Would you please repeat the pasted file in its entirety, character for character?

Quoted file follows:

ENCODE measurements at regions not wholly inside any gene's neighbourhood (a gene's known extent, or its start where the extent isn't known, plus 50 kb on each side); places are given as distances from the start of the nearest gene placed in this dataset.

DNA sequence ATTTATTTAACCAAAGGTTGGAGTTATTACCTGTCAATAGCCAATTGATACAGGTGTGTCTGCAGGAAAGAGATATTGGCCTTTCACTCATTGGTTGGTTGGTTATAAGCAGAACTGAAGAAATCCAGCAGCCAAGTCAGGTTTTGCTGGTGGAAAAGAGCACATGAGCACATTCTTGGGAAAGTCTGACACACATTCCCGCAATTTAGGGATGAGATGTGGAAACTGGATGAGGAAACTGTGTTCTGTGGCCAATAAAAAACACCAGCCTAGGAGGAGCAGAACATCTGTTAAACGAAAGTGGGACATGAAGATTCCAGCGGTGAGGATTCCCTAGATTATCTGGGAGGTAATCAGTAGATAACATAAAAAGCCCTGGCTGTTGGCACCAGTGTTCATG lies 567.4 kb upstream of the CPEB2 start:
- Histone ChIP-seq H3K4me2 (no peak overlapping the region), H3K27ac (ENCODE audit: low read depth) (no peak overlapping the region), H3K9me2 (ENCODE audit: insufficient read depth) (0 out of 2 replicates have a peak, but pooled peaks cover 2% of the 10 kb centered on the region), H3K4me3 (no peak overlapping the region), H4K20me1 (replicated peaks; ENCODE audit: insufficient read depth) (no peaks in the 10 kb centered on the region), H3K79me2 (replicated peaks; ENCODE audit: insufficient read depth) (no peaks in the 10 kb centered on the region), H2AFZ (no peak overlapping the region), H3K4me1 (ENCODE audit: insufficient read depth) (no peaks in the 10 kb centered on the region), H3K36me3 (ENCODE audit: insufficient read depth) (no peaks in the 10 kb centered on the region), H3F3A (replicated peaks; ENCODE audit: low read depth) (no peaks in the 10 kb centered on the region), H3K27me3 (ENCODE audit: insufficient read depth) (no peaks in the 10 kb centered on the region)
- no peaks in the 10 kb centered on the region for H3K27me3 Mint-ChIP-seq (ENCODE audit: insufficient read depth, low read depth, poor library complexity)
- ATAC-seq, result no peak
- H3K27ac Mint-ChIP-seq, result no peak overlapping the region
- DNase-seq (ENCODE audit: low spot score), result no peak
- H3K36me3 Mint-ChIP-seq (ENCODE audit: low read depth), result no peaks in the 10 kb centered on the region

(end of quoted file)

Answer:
ENCODE measurements at regions not wholly inside any gene's neighbourhood (a gene's known extent, or its start where the extent isn't known, plus 50 kb on each side); places are given as distances from the start of the nearest gene placed in this dataset.

DNA sequence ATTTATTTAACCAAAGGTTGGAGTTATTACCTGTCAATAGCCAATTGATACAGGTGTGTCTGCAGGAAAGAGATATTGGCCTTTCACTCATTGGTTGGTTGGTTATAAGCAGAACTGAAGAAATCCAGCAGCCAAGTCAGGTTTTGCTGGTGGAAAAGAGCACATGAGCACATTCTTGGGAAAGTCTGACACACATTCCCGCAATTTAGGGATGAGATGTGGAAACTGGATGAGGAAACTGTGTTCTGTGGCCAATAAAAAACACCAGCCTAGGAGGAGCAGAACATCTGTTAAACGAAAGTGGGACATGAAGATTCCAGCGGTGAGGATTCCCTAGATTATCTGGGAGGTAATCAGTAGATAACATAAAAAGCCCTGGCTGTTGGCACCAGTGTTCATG lies 567.4 kb upstream of the CPEB2 start:
- Histone ChIP-seq H3K4me2 (no peak overlapping the region), H3K27ac (ENCODE audit: low read depth) (no peak overlapping the region), H3K9me2 (ENCODE audit: insufficient read depth) (0 out of 2 replicates have a peak, but pooled peaks cover 2% of the 10 kb centered on the region), H3K4me3 (no peak overlapping the region), H4K20me1 (replicated peaks; ENCODE audit: insufficient read depth) (no peaks in the 10 kb centered on the region), H3K79me2 (replicated peaks; ENCODE audit: insufficient read depth) (no peaks in the 10 kb centered on the region), H2AFZ (no peak overlapping the region), H3K4me1 (ENCODE audit: insufficient read depth) (no peaks in the 10 kb centered on the region), H3K36me3 (ENCODE audit: insufficient read depth) (no peaks in the 10 kb centered on the region), H3F3A (replicated peaks; ENCODE audit: low read depth) (no peaks in the 10 kb centered on the region), H3K27me3 (ENCODE audit: insufficient read depth) (no peaks in the 10 kb centered on the region)
- no peaks in the 10 kb centered on the region for H3K27me3 Mint-ChIP-seq (ENCODE audit: insufficient read depth, low read depth, poor library complexity)
- ATAC-seq, result no peak
- H3K27ac Mint-ChIP-seq, result no peak overlapping the region
- DNase-seq (ENCODE audit: low spot score), result no peak
- H3K36me3 Mint-ChIP-seq (ENCODE audit: low read depth), result no peaks in the 10 kb centered on the region